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Digitisation and relational intelligence

Digitisation and relational intelligence: ‘To be everywhere is to be nowhere’. Seneca

 During a recent webinar on the use of dialogue in supervision, with our wonderful US students, I found myself highlighting what is happening to us, given the massive increase in digitization over the last decade or so. Nicholas Carr writes:

‘I see a new kind of self—evolving under the pressure of information overload and the technology of the instantly available. As we are drained of our “inner repertory of dense cultural inheritance”, we risk turning into “pancake people—spread wide and thin as we connect with that vast network of information accessed by the mere touch of a button.” ’

Enchantment with our mesmerizing ‘toys’ and their undoubted usefulness, masks the rather dire side effects of daily engagement with phones, screens and social media. ‘Dire’ that is, for supervisors, coaches, mentors and leaders – or anyone for whom relationship and conversation are key ingredients in their working life.

The new normal for many of us, is ‘continuous partial attention’ – a condition that is easily observed. We are too often everywhere but here, right here in this moment, fully here in this conversation. How often do you notice that someone is literally having a phone call on the one hand while trying to have a conversation with someone standing right there beside them? Or do you notice that you are getting better at half listening while internally focusing on something other than the conversation you are having?? We multifunction more now and we’re getting better at it; neuroscience tells us that our brains are re-wiring accordingly. This is happening all the time. It is happening to me. The result is that it is becoming harder to inhabit the ground we stand on and so our thinking, speaking and relating are impaired.

The distractions in our lives have been proliferating for a long time, but never has there been a medium that, like the Net, has been programmed to so widely scatter our attention and to do it so insistently’….the Net is, by design, an interruption system, a machine geared for dividing attention…frequent interruptions scatter our thoughts, weaken our memory, and make us tense and anxious…we willingly accept the loss of concentration and focus, the division of our attention and the fragmentation of our thoughts, in return for the wealth of compelling or at least diverting information we receive.

CSA supervision students, coaches, mentors, leaders and managers, all belong to the ‘people professions’; our potency comes partly from knowing who we are and from how well grounded, centered and present we are. Centuries ago, Plato’s “Know thyself’ became a guide to philosophers and citizens who wished to cultivate balance and wisdom. Now however,

‘we are evolving from being cultivators of personal knowledge to being hunters and gatherers in the electronic data forest’.

 Well-developed personal capacities provide the living platform for professional relationships. Even the newest coach knows this. What many of us are less aware of, is how our addictive technology is quietly eroding these foundational skills. I know that I need to pay greater attention to presence, to relationship, than I have ever done. That’s because, like many of you, I am involved in the ‘repetitive, intensive, interactive, addictive’ net.. When W H Davies wrote: “What is life, if full of care, we have no time to stand and stare?’, he had no idea how ‘full of care’ 21st century life would become! No idea how much we would be trapped by endless interruption, information overload and the perceived need for instant response.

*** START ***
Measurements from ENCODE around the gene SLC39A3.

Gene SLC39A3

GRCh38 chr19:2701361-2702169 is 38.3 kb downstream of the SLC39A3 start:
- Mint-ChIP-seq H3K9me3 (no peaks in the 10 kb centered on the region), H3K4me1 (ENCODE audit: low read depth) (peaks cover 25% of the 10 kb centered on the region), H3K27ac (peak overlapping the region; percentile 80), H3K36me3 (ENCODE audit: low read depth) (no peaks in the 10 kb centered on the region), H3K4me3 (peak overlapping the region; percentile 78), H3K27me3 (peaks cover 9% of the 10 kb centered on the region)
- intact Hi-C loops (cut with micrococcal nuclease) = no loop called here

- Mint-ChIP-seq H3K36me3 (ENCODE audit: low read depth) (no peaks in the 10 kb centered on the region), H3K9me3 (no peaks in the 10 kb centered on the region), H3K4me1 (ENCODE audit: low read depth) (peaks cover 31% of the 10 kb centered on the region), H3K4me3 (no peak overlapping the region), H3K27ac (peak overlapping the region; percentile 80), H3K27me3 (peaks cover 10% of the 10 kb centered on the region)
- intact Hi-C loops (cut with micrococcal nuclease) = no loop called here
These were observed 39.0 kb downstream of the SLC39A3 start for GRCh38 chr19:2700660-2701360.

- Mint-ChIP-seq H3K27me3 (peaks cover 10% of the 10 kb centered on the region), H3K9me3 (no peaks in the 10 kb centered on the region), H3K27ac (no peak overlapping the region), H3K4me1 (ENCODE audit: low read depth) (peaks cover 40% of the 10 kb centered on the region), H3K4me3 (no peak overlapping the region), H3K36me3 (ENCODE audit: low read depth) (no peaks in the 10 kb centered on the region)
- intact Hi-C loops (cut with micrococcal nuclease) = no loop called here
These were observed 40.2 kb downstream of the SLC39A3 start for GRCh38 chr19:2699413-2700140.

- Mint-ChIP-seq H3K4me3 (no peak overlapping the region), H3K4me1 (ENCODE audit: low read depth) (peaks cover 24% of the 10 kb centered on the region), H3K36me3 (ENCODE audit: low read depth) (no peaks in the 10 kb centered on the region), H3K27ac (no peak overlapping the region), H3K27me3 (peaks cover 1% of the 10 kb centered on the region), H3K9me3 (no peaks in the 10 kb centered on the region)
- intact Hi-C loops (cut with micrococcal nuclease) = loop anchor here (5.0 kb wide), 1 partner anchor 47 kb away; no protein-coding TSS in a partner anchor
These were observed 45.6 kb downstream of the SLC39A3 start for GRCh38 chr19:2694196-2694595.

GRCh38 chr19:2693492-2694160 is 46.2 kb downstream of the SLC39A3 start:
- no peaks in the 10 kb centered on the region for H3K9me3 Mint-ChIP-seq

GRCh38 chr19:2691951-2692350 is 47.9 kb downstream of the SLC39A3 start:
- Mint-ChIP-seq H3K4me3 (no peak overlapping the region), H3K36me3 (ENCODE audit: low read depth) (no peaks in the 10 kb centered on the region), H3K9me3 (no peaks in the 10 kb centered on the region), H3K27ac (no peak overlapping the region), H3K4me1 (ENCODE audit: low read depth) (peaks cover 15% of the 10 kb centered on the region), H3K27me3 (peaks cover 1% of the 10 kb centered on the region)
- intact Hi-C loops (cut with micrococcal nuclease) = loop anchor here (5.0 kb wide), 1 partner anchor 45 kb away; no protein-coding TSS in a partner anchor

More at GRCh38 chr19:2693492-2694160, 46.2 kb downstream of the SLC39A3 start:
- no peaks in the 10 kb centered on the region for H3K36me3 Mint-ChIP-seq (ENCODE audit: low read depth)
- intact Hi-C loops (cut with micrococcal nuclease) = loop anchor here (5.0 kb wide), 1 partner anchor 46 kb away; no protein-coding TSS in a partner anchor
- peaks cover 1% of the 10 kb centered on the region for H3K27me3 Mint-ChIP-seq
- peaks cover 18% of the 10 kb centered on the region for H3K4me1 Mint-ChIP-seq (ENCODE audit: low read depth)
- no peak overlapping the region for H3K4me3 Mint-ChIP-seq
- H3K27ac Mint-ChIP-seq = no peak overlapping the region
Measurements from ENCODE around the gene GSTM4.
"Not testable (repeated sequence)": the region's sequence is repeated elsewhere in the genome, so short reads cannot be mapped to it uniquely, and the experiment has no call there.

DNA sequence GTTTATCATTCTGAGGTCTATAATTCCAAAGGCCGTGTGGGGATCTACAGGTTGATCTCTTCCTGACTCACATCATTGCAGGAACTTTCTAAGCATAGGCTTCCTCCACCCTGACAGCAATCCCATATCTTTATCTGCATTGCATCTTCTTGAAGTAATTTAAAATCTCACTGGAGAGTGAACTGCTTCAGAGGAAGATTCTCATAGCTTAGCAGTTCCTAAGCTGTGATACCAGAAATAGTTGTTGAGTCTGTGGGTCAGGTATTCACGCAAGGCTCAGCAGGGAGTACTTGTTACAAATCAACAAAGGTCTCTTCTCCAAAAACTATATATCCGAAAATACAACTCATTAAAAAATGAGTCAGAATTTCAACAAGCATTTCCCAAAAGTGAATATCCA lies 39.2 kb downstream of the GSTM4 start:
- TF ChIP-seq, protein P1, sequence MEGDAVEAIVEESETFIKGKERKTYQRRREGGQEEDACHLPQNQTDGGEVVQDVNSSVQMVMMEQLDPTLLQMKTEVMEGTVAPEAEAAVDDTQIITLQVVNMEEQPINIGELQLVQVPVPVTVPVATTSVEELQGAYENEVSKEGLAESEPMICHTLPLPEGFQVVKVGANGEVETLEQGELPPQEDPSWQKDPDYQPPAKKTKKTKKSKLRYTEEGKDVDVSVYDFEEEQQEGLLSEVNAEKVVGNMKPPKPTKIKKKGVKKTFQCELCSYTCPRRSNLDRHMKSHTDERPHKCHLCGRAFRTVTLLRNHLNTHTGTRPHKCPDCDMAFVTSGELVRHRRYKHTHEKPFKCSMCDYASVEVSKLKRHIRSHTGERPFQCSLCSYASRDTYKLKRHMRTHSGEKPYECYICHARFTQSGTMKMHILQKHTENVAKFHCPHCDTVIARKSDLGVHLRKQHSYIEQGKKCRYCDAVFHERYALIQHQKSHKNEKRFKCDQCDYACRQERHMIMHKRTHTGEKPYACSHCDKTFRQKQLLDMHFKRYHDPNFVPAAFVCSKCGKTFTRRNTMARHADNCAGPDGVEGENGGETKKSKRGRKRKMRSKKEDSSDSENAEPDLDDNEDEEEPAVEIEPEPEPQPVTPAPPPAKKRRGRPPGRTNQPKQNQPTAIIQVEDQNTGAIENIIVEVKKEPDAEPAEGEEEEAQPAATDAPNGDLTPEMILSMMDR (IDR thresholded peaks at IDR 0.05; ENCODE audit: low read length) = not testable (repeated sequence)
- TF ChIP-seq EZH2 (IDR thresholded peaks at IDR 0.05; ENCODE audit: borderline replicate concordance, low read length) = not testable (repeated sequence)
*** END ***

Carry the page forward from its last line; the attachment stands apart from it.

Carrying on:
I find that deliberately getting more time alone helps. Mindfulness practice, helps a lot. Doing nothing – really nothing – helps. So does play.

What is it that enables you to ‘stand and stare’ – and to be here, not elsewhere?

We have known for decades that solitude necessary for empathy and therefore necessary for creating professional and business relationships that really work. Relationship with our clients begins with solitude where we can reflect on the relationship with our selves, on how we self-talk, how we perceive the world around us and on how we imagine or create internally.

We know too that ‘change happens in the crucible of relationship’ (Prof Bill Critchley). And yet, recent research suggests that many of us use tech/social media to ‘dial down human contact’ – we’d ‘rather text than talk’. The landline and real talking, come way down the list of most people’s preferred means of communication. Some of our clients have quite poor relational skills; their contracts with us often include goals to strengthen relational intelligence. So we, and they, could usefully explore how use of the net and gadgets, actually inhibits conscious, flexible, mature relating in the workplace.

The eco-system in which we are all immersed is one of constant interruption and disconnection. I strongly suggest that we care for ourselves and for our clients, by attending to what is happening to us socially, spiritually and neurologically. We need consciously to protect and re-balance core personal/professional capacities. Our clients will also benefit from reflecting with us on the mind numbing effects of gazing at the intoxicating screens that fill offices, homes and pockets.

And if poetry does it for you, you might like this:

All quotations, unless otherwise indicated, are from ‘Reclaiming Conversation – The Power of Talk in a Digital Age’ by Sherry Turkle and ‘The Shallows – How the Internet is Changing the Way we Think, Read and Remember’ by Nicholas Carr.

CSA’s 12th UK Accredited supervision programme is booking now – train with the best!

Edna Murdoch CSA Course Director January 2017.